>>thus best nip is always on opposing side of the host from the linear DIRECTION of input load imposed
>>and then under the most intense, raw primary Turn
>>this best nip position only changes inside that primary Turn when a change of direction
Just as with a fanbelt on pulleys, the position of the most harshest, complete seating is on opposite side of the DIRECTION of pull on the host mount/pulley(s).
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KC

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3 basic knot parts in simplest Half Hitch(HH) working in arcs non/90/180:
Standing Part(SPart) forms a nonArc (linear) that imposes the load into knot
>>even tho bent is a linear with endpoints pulling opposite (vertical) directions
Feeds into a 180 Arc
>>ends of 180 Arc point in same direction
>>Being the primary Arc, points same direction as SPart pulls
Feeds into a 90 Arc
>>whose endpoints are at right angles/90 degrees to each other
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SPart input + primary turn are most rigid parts of knot, and form a hook to hold the load
>>rest of knot is keeper and ballast to the 'hook' to keep it working in place carrying load.
SPart functions as loader(of forces), arcs as reducer(of forces) followed by tailer/keepers(ballast against reduced forces)
(tailer as in sailor that keeps tension pull/reeling in after capstan as crew cranks capstan)
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As long as the linear input pull of the SPart is 'South', the best Nip will be at 'North' side of host mount, under the primary Turn.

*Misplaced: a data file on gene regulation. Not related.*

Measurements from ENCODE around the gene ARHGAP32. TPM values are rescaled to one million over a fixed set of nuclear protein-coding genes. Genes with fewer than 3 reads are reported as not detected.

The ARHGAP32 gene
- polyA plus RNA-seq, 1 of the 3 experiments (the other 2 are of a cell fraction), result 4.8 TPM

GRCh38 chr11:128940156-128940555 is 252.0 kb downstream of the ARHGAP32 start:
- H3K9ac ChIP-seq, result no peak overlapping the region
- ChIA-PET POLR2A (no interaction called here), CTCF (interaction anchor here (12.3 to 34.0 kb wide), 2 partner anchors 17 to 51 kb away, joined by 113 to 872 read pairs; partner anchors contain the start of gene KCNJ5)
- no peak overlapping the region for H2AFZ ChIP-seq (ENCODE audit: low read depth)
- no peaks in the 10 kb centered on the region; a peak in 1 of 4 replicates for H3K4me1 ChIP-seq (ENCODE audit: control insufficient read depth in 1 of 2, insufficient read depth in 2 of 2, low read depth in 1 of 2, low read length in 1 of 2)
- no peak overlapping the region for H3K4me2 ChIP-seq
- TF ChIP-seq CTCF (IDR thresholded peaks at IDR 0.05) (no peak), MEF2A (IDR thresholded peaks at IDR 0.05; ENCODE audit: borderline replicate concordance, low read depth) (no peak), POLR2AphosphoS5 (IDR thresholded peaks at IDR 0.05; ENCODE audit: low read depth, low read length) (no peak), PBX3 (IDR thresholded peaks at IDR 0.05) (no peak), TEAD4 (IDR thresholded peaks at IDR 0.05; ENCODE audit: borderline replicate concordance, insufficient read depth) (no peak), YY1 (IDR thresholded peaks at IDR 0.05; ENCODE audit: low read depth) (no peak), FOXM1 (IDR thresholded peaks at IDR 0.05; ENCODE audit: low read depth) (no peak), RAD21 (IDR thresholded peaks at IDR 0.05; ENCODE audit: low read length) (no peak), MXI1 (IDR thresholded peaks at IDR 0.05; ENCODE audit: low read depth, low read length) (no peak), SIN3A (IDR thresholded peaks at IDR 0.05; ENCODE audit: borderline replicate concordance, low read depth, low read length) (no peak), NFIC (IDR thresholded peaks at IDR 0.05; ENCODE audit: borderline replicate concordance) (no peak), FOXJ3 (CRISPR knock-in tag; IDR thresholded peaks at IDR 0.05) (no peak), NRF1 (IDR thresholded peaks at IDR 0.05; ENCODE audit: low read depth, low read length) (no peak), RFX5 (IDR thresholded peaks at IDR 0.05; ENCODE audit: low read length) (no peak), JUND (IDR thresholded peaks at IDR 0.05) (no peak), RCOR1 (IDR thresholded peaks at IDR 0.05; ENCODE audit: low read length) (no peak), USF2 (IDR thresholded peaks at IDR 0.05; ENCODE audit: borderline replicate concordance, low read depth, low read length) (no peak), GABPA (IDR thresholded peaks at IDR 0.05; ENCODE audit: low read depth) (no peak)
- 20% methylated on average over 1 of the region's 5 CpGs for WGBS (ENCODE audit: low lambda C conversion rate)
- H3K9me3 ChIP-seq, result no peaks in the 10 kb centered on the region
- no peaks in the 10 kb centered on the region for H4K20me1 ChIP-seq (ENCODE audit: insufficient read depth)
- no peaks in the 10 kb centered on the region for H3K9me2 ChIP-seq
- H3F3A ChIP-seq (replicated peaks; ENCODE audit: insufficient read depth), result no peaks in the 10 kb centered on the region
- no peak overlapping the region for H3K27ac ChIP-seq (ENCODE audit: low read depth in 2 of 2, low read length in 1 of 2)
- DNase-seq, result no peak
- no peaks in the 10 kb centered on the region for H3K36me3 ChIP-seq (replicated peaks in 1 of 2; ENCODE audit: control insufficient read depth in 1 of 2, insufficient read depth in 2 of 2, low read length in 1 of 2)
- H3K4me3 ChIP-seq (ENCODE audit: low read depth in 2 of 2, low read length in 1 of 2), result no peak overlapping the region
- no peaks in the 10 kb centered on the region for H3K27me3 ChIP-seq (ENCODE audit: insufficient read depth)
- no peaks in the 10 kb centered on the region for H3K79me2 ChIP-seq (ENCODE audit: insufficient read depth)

>>the only way to change that position and where endpoints are (that define arcs etc.)is to change the DIRECTION of the linear input SPart
A radial imposed load (as in Binding) would have NO directionality, as the force is evenly diffused all around.
>>a linear imposed loading will be focused (not diffused) directionally, and this influence carries even into the subsequent arcs
This focused linear input imposed is converted to radial control, so degrades thru the rope to nip(s).
>>radial imposed loading into same arcs is not a conversion, so gives equal tensions all around to nip(s).
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The 90 Arc shears across the sole supporting column of support to the load (SPart)
>>rendering it less efficient support against the load, but is tighter on host in trade.
>>you can even crank this area sequentially tighter, this will render SPart even less efficient as grips host tighter
>>thus same load force can be used to power efficiency or tightness but not both at once in simple HH
If take advice in ABoK lesson #1669: "...Round Turn on the Standing Part adds materially to the strength of the knot."
>>The Round Turn as a contraption pulls more along SPart more like splice or Cat's Paw
>>more than shearing across the SPart support perpendicularly.
This is done under the same loading, the tradeoff is less of the loading used to tighten more on host
>>so RT around SPart is 'stronger' but grips host less in trade vs. Turn around SPart shearing across.


edit.
Dan Lehman has said finds this effect of RT around SPart to be more efficient/stronger as reduced if an RT on host mount pre-fixed the RT on SPart.
>>i think that would be because of the reduced force passed from the pre-fixing RT on host,
>>to receiving RT on SPart, and less able to grab as hard to pull along the support column against load
>>rather than across it.  So cuts more across SPart, more like HH.
So a trade off between RT on host that can spread out rope wear in small host mounts to be more enduring
>>or put RT on SPart instead to increase that durability
When working 500# and greater; in the air, w/stiff impacts on rope, right next to you; tend to tweak strength where can to best possible, quickly for scenario.  With habitual overkill on the bright side, so no overkill on the dark side!  So as days become routine, any natural complacency is mostly covered by the good habits and fought thru puzzle of architecture to control target tweaked to scenario unlike any other challenges to self.
« Last Edit: November 23, 2020, 01:38:32 PM by KC »
Rope-n-Saw Life
"Nature, to be commanded, must be obeyed" -Sir Francis Bacon
We now return you to the safety of normal thinking peoples.
~ Please excuse the interruption; thanx -the mgmt.~